Caffeine "promotes inadequate sleep, and less sleep promotes disease and premature aging" (Fuhrman 403)

Cancer Fuhrman writes that "the war to follow the overall advice presented in this book and begin at as young an age as possible (132). He later writes that there is evidence that "high-growth-promoting foods such as dairy products" are "a causative factor in both prostate and ovarian cancer" (Fuhrman 142). This got my attention.

Headache "Recurrent headaches...are almost always the result of nutritional folly and...are completely avoidable" (Fuhrman 264). He lists 15 common migraine triggers (sweets being the first one listed) (Fuhrman 266). He advises instead of medicine to "drape a cold washcloth over their forehead and lie down in a dark room to rest" (Fuhrman 265). He even includes an Anti-Headache Diet

Hunger "True hunger is felt in the throat, neck, and mouth, not in the stomach or head" (Fuhrman 201). WHAT? I was interested in these paragraphs about true hunger. Very informative (and logical). "Symptoms of true hunger: enhanced taste sensation, increased salivation, gnawing throat sensation" (Fuhrman 202). He encourages the reader to "get back in touch with true hunger" to understand the correct signals a healthy body will give.

Nutritarian-a term Fuhrman coins to describe "a person whose dietary focus is on eating healthful, nutrient-rich foods (217).

Social support-Fuhrman suggests to have family and friends read this book "not with the purpose of recruiting them to this way of eating, but so they will help you and understand why you are eating this way" (Fuhrman 383).

Monday, June 22, 2015

Stay Where You Are and Then Leave

Boyne, John. Stay Where You Are & Then Leave. New York: Henry Hold and Company, 2013. Print.
My Thoughts
Yet again, this is a book I got signed by the author at TLA conference (2014). I was excited to met John Boyne, as he wrote The Boy in the Striped Pajamas. I finally got around to reading this story. It is probably a little young for high school students, as Alfie Summerfield, the main character,  is only 5 when the story begins.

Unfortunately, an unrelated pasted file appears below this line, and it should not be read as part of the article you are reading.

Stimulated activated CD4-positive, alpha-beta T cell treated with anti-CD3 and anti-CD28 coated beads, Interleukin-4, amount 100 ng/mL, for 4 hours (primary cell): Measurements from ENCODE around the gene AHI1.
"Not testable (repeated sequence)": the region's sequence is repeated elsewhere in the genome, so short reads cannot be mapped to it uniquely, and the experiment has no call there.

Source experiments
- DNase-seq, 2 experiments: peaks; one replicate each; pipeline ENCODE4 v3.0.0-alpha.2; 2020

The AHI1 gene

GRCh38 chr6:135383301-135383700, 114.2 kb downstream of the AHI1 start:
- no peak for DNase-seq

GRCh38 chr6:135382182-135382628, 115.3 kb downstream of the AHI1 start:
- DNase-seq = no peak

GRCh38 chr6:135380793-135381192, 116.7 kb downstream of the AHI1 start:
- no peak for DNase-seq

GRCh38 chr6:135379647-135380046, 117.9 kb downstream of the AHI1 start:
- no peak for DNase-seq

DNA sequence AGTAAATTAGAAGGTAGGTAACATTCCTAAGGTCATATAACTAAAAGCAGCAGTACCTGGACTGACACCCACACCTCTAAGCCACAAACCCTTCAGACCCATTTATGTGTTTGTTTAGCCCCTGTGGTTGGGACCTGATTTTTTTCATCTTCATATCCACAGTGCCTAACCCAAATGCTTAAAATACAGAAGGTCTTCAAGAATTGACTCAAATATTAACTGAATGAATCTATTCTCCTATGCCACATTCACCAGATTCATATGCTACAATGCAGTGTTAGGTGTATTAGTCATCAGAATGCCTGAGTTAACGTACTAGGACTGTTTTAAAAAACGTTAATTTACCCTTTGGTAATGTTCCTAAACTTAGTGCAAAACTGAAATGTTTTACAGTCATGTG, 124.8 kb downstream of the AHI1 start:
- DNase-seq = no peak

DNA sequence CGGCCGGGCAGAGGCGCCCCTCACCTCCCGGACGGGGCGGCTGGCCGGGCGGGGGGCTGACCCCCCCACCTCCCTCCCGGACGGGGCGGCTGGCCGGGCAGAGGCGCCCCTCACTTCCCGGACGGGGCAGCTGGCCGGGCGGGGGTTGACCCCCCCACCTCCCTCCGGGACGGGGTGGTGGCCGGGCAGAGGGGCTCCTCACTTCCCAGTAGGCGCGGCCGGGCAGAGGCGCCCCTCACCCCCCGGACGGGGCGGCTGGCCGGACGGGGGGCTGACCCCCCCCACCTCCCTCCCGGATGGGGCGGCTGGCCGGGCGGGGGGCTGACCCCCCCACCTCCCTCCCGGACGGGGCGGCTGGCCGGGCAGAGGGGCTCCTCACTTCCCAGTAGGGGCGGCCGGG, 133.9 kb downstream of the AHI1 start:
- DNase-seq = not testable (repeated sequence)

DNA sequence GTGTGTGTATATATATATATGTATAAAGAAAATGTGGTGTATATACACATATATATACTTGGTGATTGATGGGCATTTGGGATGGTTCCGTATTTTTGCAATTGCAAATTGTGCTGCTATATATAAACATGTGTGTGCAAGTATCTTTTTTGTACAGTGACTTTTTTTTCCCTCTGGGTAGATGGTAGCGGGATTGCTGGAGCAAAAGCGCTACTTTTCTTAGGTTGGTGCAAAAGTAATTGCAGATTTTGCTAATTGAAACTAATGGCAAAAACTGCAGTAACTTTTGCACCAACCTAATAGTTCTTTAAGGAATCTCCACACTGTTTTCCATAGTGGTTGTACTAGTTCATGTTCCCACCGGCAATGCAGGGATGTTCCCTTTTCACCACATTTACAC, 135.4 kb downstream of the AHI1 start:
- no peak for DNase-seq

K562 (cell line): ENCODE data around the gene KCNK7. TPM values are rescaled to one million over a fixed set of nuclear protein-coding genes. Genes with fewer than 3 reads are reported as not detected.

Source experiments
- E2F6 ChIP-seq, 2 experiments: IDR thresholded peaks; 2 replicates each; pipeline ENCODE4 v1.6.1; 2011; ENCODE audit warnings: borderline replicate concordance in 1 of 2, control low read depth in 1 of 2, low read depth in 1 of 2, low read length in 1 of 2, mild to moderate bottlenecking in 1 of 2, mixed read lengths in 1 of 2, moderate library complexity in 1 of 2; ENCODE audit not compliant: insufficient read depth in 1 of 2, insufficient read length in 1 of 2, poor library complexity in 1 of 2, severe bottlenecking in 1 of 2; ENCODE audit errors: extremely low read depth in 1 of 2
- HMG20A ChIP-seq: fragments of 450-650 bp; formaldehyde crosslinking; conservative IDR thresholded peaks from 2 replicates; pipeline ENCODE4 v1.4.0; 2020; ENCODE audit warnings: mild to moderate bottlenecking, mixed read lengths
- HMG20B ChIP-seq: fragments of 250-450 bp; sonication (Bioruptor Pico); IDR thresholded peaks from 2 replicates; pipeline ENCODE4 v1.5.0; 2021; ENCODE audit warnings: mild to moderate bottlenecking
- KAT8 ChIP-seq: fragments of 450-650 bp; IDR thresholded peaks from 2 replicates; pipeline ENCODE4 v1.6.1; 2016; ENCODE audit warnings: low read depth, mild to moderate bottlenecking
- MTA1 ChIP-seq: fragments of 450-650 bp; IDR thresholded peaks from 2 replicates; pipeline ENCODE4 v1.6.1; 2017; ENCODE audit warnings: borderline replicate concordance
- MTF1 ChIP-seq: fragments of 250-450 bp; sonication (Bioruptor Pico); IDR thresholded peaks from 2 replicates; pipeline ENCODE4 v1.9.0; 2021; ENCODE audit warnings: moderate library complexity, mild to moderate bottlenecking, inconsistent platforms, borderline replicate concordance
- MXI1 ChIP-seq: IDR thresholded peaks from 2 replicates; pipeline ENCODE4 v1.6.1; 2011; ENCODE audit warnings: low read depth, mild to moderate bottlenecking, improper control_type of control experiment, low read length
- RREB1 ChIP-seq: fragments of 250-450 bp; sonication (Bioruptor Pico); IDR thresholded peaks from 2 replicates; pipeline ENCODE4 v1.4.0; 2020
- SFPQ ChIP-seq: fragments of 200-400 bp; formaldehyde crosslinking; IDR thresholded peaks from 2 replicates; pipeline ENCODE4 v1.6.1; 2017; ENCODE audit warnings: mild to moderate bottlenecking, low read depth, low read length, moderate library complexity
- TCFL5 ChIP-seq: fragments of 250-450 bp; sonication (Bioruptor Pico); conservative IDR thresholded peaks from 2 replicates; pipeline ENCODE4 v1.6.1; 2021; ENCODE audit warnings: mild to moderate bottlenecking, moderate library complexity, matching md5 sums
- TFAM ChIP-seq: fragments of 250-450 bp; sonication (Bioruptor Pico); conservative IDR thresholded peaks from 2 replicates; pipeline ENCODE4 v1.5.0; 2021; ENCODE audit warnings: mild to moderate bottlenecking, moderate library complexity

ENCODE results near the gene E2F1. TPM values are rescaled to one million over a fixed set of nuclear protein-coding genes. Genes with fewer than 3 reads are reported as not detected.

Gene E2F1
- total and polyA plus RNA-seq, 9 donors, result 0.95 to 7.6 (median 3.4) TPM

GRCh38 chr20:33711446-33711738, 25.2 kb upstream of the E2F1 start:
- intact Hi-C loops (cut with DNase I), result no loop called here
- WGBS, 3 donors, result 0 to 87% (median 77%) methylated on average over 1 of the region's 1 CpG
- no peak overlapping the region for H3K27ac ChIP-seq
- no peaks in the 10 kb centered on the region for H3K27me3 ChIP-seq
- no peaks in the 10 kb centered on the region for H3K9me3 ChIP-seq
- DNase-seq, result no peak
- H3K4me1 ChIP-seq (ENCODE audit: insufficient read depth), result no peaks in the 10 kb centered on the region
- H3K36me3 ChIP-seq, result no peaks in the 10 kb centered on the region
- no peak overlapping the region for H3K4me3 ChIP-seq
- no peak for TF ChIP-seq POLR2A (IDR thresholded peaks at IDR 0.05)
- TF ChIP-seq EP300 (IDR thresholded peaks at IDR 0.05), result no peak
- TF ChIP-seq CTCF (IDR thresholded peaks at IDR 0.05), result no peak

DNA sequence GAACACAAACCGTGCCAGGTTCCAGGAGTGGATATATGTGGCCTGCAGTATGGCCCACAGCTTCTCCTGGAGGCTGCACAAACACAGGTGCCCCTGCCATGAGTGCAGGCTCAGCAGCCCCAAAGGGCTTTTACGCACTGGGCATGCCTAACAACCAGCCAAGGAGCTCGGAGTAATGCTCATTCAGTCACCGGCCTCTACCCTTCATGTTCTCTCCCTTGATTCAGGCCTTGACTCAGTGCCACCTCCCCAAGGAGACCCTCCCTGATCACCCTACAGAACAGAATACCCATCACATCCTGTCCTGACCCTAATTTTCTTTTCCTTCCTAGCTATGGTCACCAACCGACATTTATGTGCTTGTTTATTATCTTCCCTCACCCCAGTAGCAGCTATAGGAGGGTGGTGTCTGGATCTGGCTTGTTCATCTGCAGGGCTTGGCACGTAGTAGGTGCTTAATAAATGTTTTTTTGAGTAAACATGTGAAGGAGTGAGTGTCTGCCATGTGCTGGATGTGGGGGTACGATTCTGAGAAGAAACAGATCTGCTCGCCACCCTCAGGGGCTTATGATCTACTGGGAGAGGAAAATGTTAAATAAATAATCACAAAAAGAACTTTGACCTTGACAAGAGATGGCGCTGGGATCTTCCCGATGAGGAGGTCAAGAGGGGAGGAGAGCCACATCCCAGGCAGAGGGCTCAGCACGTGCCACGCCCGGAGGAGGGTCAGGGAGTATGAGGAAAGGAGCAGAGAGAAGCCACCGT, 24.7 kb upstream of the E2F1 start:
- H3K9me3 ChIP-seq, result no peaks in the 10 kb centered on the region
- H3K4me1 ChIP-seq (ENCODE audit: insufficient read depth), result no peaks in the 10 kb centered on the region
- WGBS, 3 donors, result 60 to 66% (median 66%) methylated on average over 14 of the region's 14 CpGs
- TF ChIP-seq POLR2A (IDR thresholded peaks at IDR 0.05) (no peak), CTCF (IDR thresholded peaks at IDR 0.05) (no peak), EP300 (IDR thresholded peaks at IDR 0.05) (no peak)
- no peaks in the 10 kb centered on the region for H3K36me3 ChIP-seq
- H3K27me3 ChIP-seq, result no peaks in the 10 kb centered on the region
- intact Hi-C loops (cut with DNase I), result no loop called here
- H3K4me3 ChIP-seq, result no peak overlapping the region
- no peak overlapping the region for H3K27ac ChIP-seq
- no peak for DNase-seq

The story takes place prior to and during World War I. Alfie's father goes off to fight, leaving Alfie and his mother to survive at home. Alfie earns money by shining shoes at the train station. There, he learns that his father must be alive and sets out to find him at the hospital. His father suffers from "shell shock" and is not himself. Alfie doesn't understand what has happened to his father (as the doctors seemed a bit baffled themselves). This is understandable.
Some of the events seemed unbelievable (e.g., Alfie travels alone and is able to get his father out of the hospital; Alfie shines the Prime Minister's shoes). However, because this book, I think, is geared towards a younger audience, I can accept some latitude in what the young character is able to pull off in the story. I was glad that Alfie talked to Joe Patience and gained more "adult" knowledge about his dad.
I enjoyed the description of the librarian (as I seem to notice more since becoming one). "He loved to hear Mrs. Jillson, the librarian, reading from a book...Mrs. Jillson was as old as the hills, but she put on funny voices and made all the children do the same thing, and Alfie loved that part of it" (Boyne 50). Ahhh...the difference a little fun can have with a child.
I learned about white feathers and the war. Apparently, women would hand out white feathers "to any young man they see who isn't in a uniform. It means you're a coward" (Boyne 175).

The title reference is on page 101. It comes from Alfie's dad's letters where he explains his role in the trenches. It is further explained on page 216.

 So, I think this is a good book for middle grade readers. This coming of age story touches on war, relationships, discovering knowledge, understanding "adult secrets" and the importance of family.

Tuesday, June 16, 2015

The Heir

Cass, Kiera. The Heir. New York: Harper Teen, 2015. Print.
image from:

My Thoughts